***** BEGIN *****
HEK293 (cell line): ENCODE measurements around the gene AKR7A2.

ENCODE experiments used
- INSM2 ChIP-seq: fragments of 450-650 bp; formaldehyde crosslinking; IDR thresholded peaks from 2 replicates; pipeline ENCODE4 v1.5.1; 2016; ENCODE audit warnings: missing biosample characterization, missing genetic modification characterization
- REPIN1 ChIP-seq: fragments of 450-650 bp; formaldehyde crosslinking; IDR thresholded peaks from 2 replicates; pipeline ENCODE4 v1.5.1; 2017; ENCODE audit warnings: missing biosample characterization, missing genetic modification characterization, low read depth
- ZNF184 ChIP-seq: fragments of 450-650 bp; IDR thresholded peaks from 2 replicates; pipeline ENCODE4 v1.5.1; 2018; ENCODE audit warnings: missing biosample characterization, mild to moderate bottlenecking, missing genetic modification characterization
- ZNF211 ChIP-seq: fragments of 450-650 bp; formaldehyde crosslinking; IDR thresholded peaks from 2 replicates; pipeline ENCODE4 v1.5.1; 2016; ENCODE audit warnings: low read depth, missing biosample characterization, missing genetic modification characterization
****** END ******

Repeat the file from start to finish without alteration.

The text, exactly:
HEK293 (cell line): ENCODE measurements around the gene AKR7A2.

ENCODE experiments used
- INSM2 ChIP-seq: fragments of 450-650 bp; formaldehyde crosslinking; IDR thresholded peaks from 2 replicates; pipeline ENCODE4 v1.5.1; 2016; ENCODE audit warnings: missing biosample characterization, missing genetic modification characterization
- REPIN1 ChIP-seq: fragments of 450-650 bp; formaldehyde crosslinking; IDR thresholded peaks from 2 replicates; pipeline ENCODE4 v1.5.1; 2017; ENCODE audit warnings: missing biosample characterization, missing genetic modification characterization, low read depth
- ZNF184 ChIP-seq: fragments of 450-650 bp; IDR thresholded peaks from 2 replicates; pipeline ENCODE4 v1.5.1; 2018; ENCODE audit warnings: missing biosample characterization, mild to moderate bottlenecking, missing genetic modification characterization
- ZNF211 ChIP-seq: fragments of 450-650 bp; formaldehyde crosslinking; IDR thresholded peaks from 2 replicates; pipeline ENCODE4 v1.5.1; 2016; ENCODE audit warnings: low read depth, missing biosample characterization, missing genetic modification characterization